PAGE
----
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Volume 10 Issue 5, November 2016

Volume 10 Issue 5

In this issue...

• Pharmaceutical M&As: Tracking the trends

• New crop of nucleic-acid-based drugs on the horizon

• Deals stack up around migraine’s new target

Cover image: DNA structure inspired by the nucleic-acid-based drugs feature. ktsimage, Thinkstock.

Trends in mergers and acquisitions

    Feature

  • News Feature |

    The number of mergers and acquisitions in the pharmaceutical industry has continued to rise, with oncology being a particularly active area and assets increasingly being acquired at earlier stages of their development.

    • Laura J. Vitez
    • Richard K. Harrison
  • Profiles

  • Advertisement Feature |

    MeiraGTx is opening new frontiers in gene therapy by pioneering next-generation gene-regulation platforms to transform the application of gene therapy.

Nucleic-acid-based drugs

    Feature

  • News Feature |

    The potential of nucleic-acid-based drugs to halt the production of disease-associated proteins or to promote the production of therapeutic proteins has spurred a string of recent deals.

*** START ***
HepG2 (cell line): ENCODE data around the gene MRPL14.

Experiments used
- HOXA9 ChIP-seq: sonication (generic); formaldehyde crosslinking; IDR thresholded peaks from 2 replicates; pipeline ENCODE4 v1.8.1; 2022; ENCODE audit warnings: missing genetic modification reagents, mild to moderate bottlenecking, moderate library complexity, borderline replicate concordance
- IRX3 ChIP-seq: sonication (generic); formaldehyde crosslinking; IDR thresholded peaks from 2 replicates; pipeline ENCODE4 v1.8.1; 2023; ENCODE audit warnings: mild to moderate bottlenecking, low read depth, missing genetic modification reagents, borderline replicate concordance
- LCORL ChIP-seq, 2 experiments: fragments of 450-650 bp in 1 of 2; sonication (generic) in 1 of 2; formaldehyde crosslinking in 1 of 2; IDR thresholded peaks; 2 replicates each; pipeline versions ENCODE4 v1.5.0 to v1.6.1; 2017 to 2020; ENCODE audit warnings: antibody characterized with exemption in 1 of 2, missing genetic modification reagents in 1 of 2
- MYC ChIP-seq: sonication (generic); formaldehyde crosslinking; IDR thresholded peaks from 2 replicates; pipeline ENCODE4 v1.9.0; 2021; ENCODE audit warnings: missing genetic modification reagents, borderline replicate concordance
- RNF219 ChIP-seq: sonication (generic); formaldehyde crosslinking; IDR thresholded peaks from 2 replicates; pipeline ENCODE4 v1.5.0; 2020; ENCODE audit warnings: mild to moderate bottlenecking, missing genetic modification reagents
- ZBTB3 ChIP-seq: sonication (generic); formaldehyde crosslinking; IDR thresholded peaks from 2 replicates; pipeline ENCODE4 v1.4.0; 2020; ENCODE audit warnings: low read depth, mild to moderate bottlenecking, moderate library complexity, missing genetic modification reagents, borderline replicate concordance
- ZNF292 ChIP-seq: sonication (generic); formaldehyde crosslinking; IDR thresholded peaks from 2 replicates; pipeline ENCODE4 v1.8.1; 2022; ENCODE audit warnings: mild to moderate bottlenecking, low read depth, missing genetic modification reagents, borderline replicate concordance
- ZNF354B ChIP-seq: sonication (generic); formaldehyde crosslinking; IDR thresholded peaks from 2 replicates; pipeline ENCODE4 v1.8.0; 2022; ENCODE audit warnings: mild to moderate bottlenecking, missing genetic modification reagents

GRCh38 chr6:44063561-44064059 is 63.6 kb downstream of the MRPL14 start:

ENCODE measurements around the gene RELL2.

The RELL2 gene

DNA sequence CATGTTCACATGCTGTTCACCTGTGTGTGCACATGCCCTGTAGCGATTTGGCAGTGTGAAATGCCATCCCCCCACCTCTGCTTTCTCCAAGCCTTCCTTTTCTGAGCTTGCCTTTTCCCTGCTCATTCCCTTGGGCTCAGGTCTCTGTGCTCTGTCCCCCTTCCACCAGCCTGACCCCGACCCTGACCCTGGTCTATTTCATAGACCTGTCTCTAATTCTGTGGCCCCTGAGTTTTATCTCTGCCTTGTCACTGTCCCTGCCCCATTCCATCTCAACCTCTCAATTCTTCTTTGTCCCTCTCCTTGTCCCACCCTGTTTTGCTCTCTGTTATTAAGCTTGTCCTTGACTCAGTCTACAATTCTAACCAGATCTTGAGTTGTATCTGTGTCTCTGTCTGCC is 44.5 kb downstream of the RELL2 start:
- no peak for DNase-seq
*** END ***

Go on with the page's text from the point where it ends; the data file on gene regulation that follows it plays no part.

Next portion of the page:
• Biopharma Dealmakers
  • Profiles

  • Advertisement Feature |

    Over 80% of those who contract hepatitis B virus (HBV) recover from the disease, but some 350 million people worldwide are not able to control the virus and develop chronic infection that can seriously damage the liver — over 750,000 people die from complications every year.

  • Advertisement Feature |

    Since the days of Watson, Crick, and Franklin, DNA has hogged the limelight, overshadowing RNA. Recently, however, RNA has claimed center stage as a multi-talented player, dialing gene expression up or down and even altering the genome through gene editing

  • Advertisement Feature |

    The potential of gene silencing via RNAi has long been recognized, and innovations in the delivery of RNAi therapeutics by Dicerna Pharmaceuticals have enabled potent, long-acting gene silencing with a single subcutaneous injection for liver-associated diseases.

Deals stack up around migraine’s new target

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